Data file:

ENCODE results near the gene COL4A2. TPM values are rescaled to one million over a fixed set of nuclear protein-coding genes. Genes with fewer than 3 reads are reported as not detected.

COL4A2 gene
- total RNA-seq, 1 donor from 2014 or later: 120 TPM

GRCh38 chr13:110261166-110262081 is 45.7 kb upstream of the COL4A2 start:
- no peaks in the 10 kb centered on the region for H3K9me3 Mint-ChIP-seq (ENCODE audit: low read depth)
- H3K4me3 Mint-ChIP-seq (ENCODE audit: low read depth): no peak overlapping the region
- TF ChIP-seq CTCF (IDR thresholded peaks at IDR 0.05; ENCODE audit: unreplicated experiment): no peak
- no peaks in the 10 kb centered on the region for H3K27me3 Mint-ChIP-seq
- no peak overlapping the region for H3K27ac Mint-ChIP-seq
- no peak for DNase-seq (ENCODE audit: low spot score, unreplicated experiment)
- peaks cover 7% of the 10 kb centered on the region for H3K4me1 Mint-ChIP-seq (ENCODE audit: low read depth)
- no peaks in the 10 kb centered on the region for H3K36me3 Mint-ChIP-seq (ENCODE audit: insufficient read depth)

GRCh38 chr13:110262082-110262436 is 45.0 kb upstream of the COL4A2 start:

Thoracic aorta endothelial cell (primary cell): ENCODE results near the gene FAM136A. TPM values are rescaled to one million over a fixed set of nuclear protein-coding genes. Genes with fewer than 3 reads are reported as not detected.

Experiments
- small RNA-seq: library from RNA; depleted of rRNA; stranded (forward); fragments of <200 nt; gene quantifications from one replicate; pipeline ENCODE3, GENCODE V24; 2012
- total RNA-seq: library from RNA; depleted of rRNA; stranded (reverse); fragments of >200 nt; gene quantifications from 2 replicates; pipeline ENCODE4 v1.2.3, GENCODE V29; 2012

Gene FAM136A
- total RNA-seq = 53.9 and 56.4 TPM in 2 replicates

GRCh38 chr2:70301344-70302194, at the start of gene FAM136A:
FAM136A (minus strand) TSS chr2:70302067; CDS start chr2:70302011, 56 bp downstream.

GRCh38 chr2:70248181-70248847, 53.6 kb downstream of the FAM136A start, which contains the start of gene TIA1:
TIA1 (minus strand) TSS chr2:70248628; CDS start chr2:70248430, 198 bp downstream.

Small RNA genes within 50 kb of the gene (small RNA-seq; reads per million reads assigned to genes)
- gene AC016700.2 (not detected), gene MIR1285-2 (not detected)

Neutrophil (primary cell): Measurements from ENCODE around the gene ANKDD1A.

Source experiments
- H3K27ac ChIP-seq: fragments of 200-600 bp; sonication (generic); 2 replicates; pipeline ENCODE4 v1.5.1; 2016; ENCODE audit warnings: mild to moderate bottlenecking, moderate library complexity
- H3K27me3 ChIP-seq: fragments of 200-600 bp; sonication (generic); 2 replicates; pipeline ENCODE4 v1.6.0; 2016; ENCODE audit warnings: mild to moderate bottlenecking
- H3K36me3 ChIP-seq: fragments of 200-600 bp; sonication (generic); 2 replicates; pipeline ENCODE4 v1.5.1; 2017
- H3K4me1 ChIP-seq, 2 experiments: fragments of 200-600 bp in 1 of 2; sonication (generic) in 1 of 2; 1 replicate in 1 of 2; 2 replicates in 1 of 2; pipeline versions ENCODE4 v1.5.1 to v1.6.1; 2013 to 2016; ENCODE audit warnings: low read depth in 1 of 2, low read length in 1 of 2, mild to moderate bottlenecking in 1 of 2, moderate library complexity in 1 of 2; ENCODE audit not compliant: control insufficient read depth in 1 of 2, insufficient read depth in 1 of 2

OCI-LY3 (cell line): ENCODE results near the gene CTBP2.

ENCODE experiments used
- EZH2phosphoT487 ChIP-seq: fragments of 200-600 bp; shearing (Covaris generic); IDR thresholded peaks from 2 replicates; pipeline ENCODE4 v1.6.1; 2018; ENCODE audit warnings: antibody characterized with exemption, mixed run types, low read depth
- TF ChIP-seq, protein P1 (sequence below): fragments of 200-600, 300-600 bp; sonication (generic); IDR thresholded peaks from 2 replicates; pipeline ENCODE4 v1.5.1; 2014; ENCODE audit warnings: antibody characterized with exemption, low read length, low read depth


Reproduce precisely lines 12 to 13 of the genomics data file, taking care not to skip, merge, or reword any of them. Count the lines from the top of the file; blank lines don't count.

- no peaks in the 10 kb centered on the region for H3K36me3 Mint-ChIP-seq (ENCODE audit: insufficient read depth)

GRCh38 chr13:110262082-110262436 is 45.0 kb upstream of the COL4A2 start: